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Pentagon folds bets on terror
Armed Services Committee recommends Defense Dept. cancel terror market, Pentagon agrees.
July 29, 2003: 3:25 PM EDT

WASHINGTON (CNN) - A ranking senator said Tuesday the Pentagon has agreed to drop a program that would have had investors using futures market analysis to predict the likelihood of assassinations and terrorist attacks.

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CNN's Barbara Starr reports on the Pentagon's proposal of a futures market that would let investors bet on terror attacks.

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Senate Armed Services Committee Chairman John Warner, R-Va., said, "We're going to recommend to the Secretary of Defense not to use such funds as he has available ... to implement the initial stages of this program," which was supposed to start Friday.

The Pentagon's Defense Advanced Research Projects Agency (DARPA) had planned to set up a system called the Futures Markets Applied to Prediction (FutureMAP), which would have involved investors betting small amounts of money that a particular event would happen.

Under the plan, traders would buy and sell futures contracts on specific events such as terrorist attacks, based on whether they believed they would happen.

It has been part of the Total Information Awareness program under retired Adm. John Poindexter, a prominent figure in the Iran-Contra scandal during the Reagan administration.

Warner, at a nomination hearing, said, "I just got off the phone with the head of DARPA, and we mutually agreed that this thing should be stopped," Warner said at a hearing on the nominations of retired Gen. Peter Schoomaker as Army chief of staff and Lt. Gen. Bryan Brown as commander of the U.S. Special Operations Command.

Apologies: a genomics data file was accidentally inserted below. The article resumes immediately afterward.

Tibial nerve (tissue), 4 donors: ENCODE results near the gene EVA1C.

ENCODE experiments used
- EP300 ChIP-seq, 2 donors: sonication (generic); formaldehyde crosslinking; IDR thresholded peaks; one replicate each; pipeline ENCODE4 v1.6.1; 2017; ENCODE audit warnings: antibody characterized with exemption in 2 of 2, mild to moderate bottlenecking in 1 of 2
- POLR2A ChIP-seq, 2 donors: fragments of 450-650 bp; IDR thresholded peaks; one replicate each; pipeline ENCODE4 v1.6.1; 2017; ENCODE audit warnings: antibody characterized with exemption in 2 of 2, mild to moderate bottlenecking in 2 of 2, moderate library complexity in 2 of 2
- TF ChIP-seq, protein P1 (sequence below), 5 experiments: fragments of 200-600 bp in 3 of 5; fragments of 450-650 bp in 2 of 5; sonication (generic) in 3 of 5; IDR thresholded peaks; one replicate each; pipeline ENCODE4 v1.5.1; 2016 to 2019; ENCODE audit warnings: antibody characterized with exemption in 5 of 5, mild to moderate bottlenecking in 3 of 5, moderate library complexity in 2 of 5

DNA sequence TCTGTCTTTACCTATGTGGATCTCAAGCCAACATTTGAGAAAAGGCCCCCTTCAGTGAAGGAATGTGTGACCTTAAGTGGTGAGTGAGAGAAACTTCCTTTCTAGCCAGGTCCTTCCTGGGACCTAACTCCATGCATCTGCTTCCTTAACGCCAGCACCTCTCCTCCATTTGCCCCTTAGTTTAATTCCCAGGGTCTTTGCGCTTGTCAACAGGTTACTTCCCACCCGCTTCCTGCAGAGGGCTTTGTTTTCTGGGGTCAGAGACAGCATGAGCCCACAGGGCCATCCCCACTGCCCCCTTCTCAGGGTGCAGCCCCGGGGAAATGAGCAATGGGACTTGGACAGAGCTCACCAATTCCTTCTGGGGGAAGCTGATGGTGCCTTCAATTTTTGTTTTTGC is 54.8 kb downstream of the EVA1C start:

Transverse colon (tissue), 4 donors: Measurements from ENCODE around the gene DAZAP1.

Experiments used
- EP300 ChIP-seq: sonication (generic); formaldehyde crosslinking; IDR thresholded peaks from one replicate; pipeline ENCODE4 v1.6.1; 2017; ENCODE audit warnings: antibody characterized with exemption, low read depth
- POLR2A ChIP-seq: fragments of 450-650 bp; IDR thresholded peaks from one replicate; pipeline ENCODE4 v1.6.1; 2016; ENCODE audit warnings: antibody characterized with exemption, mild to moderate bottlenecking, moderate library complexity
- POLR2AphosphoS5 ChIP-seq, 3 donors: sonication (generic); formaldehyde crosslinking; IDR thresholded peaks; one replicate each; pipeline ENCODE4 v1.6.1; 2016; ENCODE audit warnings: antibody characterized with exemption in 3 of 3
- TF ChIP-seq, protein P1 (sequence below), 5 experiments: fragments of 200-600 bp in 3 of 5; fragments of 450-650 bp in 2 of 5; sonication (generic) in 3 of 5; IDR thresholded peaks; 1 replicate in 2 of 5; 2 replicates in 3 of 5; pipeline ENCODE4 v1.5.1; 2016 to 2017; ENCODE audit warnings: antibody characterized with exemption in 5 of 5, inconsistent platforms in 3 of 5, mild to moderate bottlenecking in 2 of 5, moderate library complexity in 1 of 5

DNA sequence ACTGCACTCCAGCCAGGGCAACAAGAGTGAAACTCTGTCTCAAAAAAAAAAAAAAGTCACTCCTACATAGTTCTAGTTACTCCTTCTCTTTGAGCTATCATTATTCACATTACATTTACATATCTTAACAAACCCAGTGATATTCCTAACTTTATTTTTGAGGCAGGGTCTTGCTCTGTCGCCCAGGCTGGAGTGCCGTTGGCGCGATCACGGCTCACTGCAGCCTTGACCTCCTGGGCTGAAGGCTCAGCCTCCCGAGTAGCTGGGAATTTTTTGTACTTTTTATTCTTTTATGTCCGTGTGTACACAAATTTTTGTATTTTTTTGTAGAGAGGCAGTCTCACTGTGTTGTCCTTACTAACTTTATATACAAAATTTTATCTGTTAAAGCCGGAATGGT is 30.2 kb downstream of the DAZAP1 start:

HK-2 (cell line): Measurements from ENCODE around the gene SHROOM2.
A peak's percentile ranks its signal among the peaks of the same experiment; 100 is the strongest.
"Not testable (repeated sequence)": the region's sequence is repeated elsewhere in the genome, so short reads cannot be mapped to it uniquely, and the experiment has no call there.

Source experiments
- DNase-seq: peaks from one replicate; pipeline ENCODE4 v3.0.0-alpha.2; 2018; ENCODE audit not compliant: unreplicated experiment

At the same hearing, Sen. Hillary Rodham Clinton, D-N.Y., said the system "would be a futures market on death, and not in keeping with our values."

Other lawmakers had already weighed in before Warner addressed the program.

Senate Minority Leader Tom Daschle, speaking on the Senate floor Tuesday, said, "I couldn't believe that we would actually commit $8 million to create a Web site that would encourage investors to bet on futures involving terrorist attacks and public assassinations. ... I can't believe that anybody would seriously propose that we trade in death. ... How long would it be before you saw traders investing in a way that would bring about the desired result?"

Monday, Sen. Ron Wyden, D-Ore., said, "The idea of a federal betting parlor on atrocities and terrorism is ridiculous and it's grotesque."

Sen. Byron Dorgan, D-N.D., called the idea "stupid," and the ranking Democrat on the Armed Services Committee, Sen. Carl Levin of Michigan, said that as reports surfaced about the plan, "our first reaction was that it was a hoax."

Wyden and Dorgan brought the proposal to public attention Monday and called for its termination.

But Warner, in an exchange with Levin during the hearing, said, "There's been no effort whatsoever to make it secret. The program is modeled after a successful program, utilized by one of the nation's foremost think tanks, which while not directed toward terrorism, are directed toward analysis of other contingencies in the future, and in the community's been perceived as a fairly successful program."

In a written statement, DARPA said FutureMAP "is exploring new ways to help analysts predict and thereby prevent the use of futures market mechanisms."

DARPA had acknowledged the program faced "a number of major technical challenges and uncertainties. Chief among these are: Can the market survive and will people continue to participate when U.S. authorities use it to prevent terrorist attacks? Can futures markets be manipulated by adversaries?"  Top of page




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Market indexes are shown in real time, except for the DJIA, which is delayed by two minutes. All times are ET. Disclaimer LIBOR Warning: Neither BBA Enterprises Limited, nor the BBA LIBOR Contributor Banks, nor Reuters, can be held liable for any irregularity or inaccuracy of BBA LIBOR. Disclaimer. Morningstar: © 2014 Morningstar, Inc. All Rights Reserved. Disclaimer The Dow Jones IndexesSM are proprietary to and distributed by Dow Jones & Company, Inc. and have been licensed for use. All content of the Dow Jones IndexesSM © 2014 is proprietary to Dow Jones & Company, Inc. Chicago Mercantile Association. The market data is the property of Chicago Mercantile Exchange Inc. and its licensors. All rights reserved. FactSet Research Systems Inc. 2014. All rights reserved. Most stock quote data provided by BATS.